Australian Wool Innovation invests heavily into the skills required by staff. In our industry, most workers have met an AWI representative and have had some type of training engagement. 

Skilled training is not a problem. However, this project is about Workplace Health and Safety and it shows, the lack of training inductions or systems and procedures. 

The real problem appears to be within the management level. Between the Farmers and the Contractor, they need to change what they do to suit the modern environment of worker requirements.

When a Shearing Contractor stands up for health and safety requirements they could lose their work. Shearing contractors just don't have the gumption to enforce the requirements.

Inadequate shed conditions are another issue faced by the shearers for years. Most of the facilities are old fashioned, shabby, and dilapidated, and put the workers' lives at risk. A combination of physical suffering, mental agony, and poor payment, compel them to 'bid adieu' to this industry and look for work in another one.  This is causing the national shortage of shearers, which will ultimately contribute to the demolition of the shearing industry. 

When workers are asked why they are leaving the industry, most of them blamed the condition of the workspaces while others the size of sheep and debilitating injury. And when they are asked about things that can improve their health and safety in shearing, and make people stay or return to this industry, they answered, these are simply better facilities, pay increase, and extra pay for oversize,  large or full sheep. 

It is a good time to be farming wool because, after decades of poor returns, the price of wool has reached a historic high. According to the Australian woolgrowers, the market is stronger than it has been in the last 3 decades. Strong demand from China and European fashion houses, demand for high-quality superfine wool from Italy, and growing interest from shoe and sports campaign in the US are the chief reasons behind this hike.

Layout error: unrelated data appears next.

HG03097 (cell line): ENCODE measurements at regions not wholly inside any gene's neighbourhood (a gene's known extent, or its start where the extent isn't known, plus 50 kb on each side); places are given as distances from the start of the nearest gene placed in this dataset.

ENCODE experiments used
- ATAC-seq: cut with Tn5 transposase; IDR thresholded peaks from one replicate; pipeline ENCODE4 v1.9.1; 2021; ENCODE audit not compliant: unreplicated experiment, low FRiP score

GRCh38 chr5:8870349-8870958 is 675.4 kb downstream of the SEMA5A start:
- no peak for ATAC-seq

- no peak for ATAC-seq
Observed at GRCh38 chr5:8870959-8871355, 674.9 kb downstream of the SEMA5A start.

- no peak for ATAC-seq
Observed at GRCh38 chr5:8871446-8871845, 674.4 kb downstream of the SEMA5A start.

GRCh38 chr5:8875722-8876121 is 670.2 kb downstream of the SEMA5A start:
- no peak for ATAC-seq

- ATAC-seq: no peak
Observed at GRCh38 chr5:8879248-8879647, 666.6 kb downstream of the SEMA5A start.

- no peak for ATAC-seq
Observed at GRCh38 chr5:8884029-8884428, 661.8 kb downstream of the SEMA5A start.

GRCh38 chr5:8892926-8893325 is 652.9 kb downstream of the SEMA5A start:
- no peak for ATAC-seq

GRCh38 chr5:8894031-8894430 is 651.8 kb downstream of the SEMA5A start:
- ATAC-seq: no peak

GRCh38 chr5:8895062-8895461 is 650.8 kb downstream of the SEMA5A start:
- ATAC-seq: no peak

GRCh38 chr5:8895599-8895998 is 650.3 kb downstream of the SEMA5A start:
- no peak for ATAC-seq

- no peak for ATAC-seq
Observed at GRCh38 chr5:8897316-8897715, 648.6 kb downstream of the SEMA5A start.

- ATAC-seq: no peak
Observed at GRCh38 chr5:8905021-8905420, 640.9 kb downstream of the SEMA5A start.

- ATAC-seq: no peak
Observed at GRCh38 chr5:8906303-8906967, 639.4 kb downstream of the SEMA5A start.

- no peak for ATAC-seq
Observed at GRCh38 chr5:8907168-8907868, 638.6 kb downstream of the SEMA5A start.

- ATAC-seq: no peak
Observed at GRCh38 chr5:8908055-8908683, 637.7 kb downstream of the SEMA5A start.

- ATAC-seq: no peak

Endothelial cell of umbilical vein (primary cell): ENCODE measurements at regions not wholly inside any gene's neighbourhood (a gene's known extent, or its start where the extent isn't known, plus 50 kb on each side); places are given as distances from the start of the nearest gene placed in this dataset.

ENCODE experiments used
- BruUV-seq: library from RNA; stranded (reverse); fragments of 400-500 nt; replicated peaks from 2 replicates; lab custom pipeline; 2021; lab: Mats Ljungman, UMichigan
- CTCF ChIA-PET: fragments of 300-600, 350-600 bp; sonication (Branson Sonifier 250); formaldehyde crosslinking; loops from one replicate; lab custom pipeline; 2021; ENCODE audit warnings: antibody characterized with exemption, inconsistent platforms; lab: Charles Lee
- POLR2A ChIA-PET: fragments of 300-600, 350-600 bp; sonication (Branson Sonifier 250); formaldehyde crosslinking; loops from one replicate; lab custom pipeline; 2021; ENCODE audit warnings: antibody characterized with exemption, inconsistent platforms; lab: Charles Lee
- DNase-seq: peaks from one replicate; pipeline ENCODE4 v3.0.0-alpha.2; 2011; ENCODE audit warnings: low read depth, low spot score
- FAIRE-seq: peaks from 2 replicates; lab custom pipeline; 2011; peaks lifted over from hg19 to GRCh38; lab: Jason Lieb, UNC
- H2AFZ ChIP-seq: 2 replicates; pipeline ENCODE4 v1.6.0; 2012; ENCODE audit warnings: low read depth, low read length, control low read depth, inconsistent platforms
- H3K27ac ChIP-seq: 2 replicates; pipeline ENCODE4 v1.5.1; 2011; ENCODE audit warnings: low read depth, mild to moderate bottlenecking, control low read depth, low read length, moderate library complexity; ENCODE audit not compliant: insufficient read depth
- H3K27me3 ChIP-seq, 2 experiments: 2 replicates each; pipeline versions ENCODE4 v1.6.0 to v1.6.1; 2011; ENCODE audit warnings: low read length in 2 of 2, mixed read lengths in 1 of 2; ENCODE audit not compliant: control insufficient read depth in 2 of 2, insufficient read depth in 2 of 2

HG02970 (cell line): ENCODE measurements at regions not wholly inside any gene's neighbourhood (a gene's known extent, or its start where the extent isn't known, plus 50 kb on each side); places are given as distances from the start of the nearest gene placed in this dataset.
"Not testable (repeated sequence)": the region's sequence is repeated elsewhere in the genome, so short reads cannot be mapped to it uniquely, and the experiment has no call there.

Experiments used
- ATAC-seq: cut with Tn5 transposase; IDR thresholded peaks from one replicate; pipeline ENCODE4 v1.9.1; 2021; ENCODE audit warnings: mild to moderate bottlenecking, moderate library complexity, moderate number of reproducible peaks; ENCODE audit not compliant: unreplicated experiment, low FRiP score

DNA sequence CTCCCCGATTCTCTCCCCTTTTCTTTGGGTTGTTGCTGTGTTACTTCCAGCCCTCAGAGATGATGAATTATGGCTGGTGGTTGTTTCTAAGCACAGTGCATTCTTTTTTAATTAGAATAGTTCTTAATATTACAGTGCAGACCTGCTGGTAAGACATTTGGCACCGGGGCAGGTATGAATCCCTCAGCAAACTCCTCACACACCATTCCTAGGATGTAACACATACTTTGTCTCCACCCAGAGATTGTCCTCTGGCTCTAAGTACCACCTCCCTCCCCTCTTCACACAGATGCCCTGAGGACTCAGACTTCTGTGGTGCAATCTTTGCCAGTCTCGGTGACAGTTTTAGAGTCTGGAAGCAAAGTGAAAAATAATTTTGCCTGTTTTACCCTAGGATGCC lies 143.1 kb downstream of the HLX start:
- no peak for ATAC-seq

The AWI, which engages in research and marketing to endorse Australian wool abroad, has been working on product development with the major brands, in order to integrate wools into their sportswear and shoes. Due to this rising demand, it is expected that the price of wool will continue to grow, and in such a situation, both farmers and shearers have to work together to meet the demand, and keep this industry alive. 

WA Farmers livestock policy executive officer Kim Haywood said "Shearers play a very important role in the wool supply chain and we need to make sure that facilities are up to scratch."  Everyone has the right to safety, and the shearers do too. 

So, if you support the cause of this petition, please sign it, and ask the Wool Producers Australia to take the necessary steps to improve the facilities, and motivate the shearers to return back to this industry. 

Address to: Wool Producers Australia

Attention: Jo Hall

Wool Producers Australia Chief Executive Officer

Email: jhall@woolproducers.com.au

Phone: 0488 554 811

Sign Petition
Sign Petition
You have JavaScript disabled. Without it, our site might not function properly.

See our privacy policy.

By signing, you accept Care2's terms of service and agree to receive communications about our campaigns through email and other methods. You can unsub at any time here.

Having problems signing this? Let us know.